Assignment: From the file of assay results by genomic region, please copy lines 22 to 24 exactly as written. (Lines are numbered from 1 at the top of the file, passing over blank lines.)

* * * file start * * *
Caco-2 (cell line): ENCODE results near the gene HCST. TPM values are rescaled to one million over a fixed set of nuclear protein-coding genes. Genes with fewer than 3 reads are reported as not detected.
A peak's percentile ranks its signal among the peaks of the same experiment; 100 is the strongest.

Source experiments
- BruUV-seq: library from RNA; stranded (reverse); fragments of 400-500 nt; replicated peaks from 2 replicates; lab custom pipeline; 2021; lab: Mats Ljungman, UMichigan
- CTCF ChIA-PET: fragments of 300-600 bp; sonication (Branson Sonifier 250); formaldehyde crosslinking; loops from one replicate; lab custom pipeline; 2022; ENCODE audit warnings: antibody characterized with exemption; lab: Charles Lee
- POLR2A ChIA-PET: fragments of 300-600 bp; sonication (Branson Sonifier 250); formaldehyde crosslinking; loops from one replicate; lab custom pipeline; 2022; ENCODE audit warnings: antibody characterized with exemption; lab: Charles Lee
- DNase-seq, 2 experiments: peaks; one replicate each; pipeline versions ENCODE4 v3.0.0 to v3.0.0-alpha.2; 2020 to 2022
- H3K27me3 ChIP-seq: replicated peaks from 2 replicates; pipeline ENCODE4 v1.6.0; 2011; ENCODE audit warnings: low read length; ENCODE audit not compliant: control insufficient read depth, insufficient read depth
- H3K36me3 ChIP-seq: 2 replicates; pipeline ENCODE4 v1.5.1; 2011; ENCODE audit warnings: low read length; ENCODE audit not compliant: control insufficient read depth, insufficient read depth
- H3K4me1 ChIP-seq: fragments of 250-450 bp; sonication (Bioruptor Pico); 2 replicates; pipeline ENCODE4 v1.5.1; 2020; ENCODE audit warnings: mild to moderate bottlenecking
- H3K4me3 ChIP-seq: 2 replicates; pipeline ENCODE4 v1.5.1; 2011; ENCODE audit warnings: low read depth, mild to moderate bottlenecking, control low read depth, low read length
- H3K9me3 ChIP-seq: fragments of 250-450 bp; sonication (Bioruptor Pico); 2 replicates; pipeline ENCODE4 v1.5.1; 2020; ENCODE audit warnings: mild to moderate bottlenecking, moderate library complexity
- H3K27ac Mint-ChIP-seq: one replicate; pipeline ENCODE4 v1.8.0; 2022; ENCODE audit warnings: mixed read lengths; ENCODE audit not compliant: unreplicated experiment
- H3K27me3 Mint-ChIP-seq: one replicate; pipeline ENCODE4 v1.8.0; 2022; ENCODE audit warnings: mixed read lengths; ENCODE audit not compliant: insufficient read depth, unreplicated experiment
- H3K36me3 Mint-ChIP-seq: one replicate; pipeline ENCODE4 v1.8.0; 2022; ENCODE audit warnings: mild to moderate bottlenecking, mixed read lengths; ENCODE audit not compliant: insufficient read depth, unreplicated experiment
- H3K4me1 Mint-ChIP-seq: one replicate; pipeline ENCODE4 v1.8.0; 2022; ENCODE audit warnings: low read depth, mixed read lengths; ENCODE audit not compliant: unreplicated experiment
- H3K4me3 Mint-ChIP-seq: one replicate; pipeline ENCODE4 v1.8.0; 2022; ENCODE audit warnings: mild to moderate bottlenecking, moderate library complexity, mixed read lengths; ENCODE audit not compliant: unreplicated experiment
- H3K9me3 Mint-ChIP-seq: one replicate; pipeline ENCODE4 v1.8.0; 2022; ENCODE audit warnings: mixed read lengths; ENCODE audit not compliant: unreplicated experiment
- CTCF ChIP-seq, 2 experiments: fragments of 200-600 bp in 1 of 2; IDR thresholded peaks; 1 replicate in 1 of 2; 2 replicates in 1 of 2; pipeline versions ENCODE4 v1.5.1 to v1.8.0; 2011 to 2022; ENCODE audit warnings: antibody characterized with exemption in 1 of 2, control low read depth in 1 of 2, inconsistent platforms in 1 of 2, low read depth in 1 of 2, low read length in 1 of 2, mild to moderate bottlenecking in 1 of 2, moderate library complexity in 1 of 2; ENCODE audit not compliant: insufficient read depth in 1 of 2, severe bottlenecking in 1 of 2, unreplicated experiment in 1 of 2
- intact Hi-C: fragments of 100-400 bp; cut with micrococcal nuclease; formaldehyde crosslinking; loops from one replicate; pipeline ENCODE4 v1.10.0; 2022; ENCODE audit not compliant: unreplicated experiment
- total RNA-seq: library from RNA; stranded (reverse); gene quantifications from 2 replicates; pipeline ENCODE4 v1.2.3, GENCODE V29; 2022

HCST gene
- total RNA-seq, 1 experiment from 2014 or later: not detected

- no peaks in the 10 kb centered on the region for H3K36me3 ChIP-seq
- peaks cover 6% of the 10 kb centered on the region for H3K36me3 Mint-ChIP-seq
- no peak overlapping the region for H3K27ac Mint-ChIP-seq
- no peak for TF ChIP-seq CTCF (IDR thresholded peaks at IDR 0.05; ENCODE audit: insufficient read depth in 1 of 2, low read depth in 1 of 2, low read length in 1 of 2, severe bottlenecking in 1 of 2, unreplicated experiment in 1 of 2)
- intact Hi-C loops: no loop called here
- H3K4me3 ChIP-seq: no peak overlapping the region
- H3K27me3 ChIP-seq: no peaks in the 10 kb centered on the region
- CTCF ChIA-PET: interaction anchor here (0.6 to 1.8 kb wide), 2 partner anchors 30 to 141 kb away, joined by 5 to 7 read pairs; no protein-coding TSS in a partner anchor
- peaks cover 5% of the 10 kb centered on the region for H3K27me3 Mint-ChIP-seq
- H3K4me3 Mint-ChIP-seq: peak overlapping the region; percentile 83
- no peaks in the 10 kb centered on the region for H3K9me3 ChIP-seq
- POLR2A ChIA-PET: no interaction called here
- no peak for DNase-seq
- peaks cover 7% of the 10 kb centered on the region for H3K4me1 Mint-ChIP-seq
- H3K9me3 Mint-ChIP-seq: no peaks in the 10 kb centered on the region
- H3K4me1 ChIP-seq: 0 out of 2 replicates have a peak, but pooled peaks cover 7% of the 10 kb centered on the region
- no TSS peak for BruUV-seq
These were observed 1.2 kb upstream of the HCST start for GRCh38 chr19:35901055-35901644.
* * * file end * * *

HCST gene
- total RNA-seq, 1 experiment from 2014 or later: not detected

- no peaks in the 10 kb centered on the region for H3K36me3 ChIP-seq